Zoe Saldaña, girl, there is so much to unpack here.
Saldaña has come under fire once again, not just for sharing her problematic views on anti-Blackness in Latinidad, but then directing her fans to a Dominican woman who happens to be an editor at the outlet the Guardians of the Galaxy actress attacked via her Instagram Story.
On Dominican Independence Day, Refinery29’s Latinx vertical, SOMOS, shared an Instagram post where they collaborated with the group, In Cultured Company, to share facts about the history of Dominican Independence Day.
“177 years ago today, the Dominican Republic declared its independence from Haiti — but what does this day mean for the Afro-Dominican?” asks the caption. “The day has nothing to do with Spanish colonizers, but rather the country’s autonomy from Haiti in 1844, a fact that’s set the groundwork for centuries of anti-Black animus.”
In her best “I don’t see color” voice, she shared the SOMOS post on her Instagram story and added, “You owe all Dominicans – regardless if they’re Black, white, or Taino – an apology. On our independence day, we do not need to be schooled by others on what we ‘should’ know about ourselves #CancelCultureIsStartingToSuckSometimes.”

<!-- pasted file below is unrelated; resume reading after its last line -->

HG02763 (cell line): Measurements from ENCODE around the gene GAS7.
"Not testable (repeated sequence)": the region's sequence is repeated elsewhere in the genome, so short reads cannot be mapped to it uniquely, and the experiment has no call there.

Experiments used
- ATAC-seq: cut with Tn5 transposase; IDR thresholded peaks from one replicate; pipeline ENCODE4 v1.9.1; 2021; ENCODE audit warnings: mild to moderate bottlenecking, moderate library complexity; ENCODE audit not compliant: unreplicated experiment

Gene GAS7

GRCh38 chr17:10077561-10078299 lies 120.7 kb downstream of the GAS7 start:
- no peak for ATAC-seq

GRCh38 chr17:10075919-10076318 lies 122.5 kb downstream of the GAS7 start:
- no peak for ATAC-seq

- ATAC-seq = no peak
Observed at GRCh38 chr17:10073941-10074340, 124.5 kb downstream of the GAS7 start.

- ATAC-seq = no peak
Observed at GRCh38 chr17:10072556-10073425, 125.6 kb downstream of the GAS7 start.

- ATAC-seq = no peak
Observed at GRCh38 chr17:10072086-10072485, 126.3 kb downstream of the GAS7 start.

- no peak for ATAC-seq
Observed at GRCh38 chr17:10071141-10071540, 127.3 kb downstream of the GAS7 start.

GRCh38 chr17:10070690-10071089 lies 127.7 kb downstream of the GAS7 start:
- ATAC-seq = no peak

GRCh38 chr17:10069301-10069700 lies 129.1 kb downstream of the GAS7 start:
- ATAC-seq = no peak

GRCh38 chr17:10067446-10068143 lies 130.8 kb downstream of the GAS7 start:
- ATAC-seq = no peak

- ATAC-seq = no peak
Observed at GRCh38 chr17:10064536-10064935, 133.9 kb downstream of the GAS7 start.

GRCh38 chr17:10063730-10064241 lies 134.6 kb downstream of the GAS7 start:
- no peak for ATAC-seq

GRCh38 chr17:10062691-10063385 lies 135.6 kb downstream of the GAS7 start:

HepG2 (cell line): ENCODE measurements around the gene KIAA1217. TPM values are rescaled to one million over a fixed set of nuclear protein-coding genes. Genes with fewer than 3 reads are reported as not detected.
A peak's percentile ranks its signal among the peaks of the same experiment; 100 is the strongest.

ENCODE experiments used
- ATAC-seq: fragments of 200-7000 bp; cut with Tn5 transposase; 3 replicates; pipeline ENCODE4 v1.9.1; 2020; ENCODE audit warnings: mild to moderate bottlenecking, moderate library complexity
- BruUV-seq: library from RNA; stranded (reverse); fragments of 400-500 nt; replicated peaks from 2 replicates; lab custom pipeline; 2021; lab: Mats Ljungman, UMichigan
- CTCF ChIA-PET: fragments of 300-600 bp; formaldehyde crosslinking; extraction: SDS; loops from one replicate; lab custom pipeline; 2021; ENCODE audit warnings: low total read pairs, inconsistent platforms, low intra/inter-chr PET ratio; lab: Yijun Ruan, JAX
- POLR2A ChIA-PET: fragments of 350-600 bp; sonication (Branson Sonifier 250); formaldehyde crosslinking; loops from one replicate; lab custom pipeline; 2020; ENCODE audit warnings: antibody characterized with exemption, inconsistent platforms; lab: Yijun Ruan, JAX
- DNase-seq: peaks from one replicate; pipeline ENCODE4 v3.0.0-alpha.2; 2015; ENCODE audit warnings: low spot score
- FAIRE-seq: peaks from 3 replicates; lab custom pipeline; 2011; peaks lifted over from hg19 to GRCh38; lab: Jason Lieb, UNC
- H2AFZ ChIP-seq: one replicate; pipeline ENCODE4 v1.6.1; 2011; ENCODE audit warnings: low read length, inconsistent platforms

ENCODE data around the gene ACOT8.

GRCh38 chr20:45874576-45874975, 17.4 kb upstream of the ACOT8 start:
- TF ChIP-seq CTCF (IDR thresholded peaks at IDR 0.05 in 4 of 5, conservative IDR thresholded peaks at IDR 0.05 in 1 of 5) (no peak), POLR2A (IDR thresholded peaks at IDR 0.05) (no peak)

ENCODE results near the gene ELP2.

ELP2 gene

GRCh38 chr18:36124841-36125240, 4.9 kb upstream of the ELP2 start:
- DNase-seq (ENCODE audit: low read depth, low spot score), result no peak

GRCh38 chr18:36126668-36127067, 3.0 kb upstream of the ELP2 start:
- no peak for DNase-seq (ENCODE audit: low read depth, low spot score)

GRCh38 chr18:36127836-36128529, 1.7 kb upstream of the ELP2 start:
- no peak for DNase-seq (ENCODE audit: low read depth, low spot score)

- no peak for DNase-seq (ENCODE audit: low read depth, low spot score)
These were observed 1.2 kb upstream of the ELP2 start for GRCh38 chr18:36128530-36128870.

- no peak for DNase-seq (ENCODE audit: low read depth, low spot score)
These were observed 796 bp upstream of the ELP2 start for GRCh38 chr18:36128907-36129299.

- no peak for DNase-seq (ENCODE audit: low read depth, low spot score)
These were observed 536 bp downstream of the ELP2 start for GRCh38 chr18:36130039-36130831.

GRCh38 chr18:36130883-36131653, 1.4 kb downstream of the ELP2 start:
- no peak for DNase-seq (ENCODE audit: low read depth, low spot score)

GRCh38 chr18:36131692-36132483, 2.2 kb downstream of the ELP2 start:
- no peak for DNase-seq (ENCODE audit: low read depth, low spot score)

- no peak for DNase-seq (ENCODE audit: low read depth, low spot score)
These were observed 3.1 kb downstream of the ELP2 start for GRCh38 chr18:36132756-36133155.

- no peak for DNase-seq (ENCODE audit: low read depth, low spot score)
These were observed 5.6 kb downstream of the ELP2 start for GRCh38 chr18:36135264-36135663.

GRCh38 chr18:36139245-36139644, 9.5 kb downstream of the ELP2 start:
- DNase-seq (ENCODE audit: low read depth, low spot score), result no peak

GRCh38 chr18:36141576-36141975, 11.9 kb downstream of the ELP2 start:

The writer of the original Instagram post is Thatiana Diaz, a Dominican-American editor of SOMOS, Refinery 29’s Latinx vertical. Diaz was then barraged with hateful comments, including death threats, and had to turn comments off the original post.
Diaz addressed Saldaña’s comments in an article writing, “I grew up celebrating Dominican Independence Day. To commemorate the occasion this year, I wanted to do something different that was in the spirit of the work we all do at Somos: To interrogate our history, to practice real inclusivity, and to understand that we can’t celebrate the things that make us beautiful without working to heal the ugly parts of our identity, too.”
“The post, which riffed on Frederick Douglass’ “What to the slave is 4th of July?” shared context on this day’s history, addressing how it has nothing to do with Spanish colonizers, and instead marks the country’s autonomy from Haiti in 1844. This context would be the footprint for the long, brutal history of anti-Haitian and anti-Black racism ingrained in Dominican culture,” Diaz writes.
For her part, Saldaña has only doubled down and has refused to give any comment, which sounds a lot like what happened when the Black community called her out for her Nina Simone portrayal in blackface. Instead of learning from that, she gave a blank apology and segued into her stance of “colorblindness.”